There are a number of important points raised in your question. This question is very US-centric, as is my answer. Others have already raised the issue of employers who 'self-insure', so this answer does not address that case.
First and foremost, it is illegal for an employer (or potential employer) to ask about your medical situation and it would be highly inappropriate for you to disclose it. This is no different from being asked, or disclosing, your age (or gender preference), and could greatly affect the hiring decision (even though it should not), so do not disclose it.
Secondly, employer-provided 'group' healthcare insurance cannot be denied to anyone in the 'group', so - to use your example - Aetna cannot try to have you removed from the insurance plan, nor can they take into account any pre-existing condition (As an aside, the Affordable Care Act (ACA) attempts to extend this approach to 'individual' insurance).
Thirdly, whether and by how much an employer is affected by an individual employee's specific claims depends on numerous factors but one key factor is the size of the company. A small company (under 100 employees as defined by the ACA) is legally required to be treated differently by an insurance company compared to a larger company. Essentially, there are two ways for an insurance company to set rates; 'community' based or 'experience' based. Small companies must be evaluated using 'community' rating; 'large' companies (over 100) must be evaluated using 'experience' rating.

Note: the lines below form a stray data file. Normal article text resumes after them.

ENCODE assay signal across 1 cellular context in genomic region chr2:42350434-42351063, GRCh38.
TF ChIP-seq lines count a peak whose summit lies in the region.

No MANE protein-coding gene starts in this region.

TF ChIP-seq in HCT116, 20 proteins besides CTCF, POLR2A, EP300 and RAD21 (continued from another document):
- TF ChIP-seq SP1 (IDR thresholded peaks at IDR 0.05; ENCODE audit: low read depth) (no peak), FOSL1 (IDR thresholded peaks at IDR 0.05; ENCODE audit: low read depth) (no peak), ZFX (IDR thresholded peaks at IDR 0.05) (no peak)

'Community' based means the rate is set based on the claims history of the 'community', which means, Age, Family Size, Geographic Area, and Tobacco Use. 'Experience' based means the rate is set based on the actual claims history of the actual employee base of the company itself. The reason for this is - once a company attains a certain number of employees, it makes (relative) sense to look at the actual claims history of the company when setting rates. But for a small company, using 'actual' claims history could be so highly skewed by one individual employee's claim history that it is considered unfair practice, and the rates for small companies is therefore required to be set according to the 'community'. Specifically in your case, if you joined a company with (eg) 75 employees, you (your claim activity) would not affect their rates much; if you joined a company with 100,000 employees, you would not affect their rates much either (statistically insignificant); but if you joined a company with 120 employees, you could affect their rates quite substantially.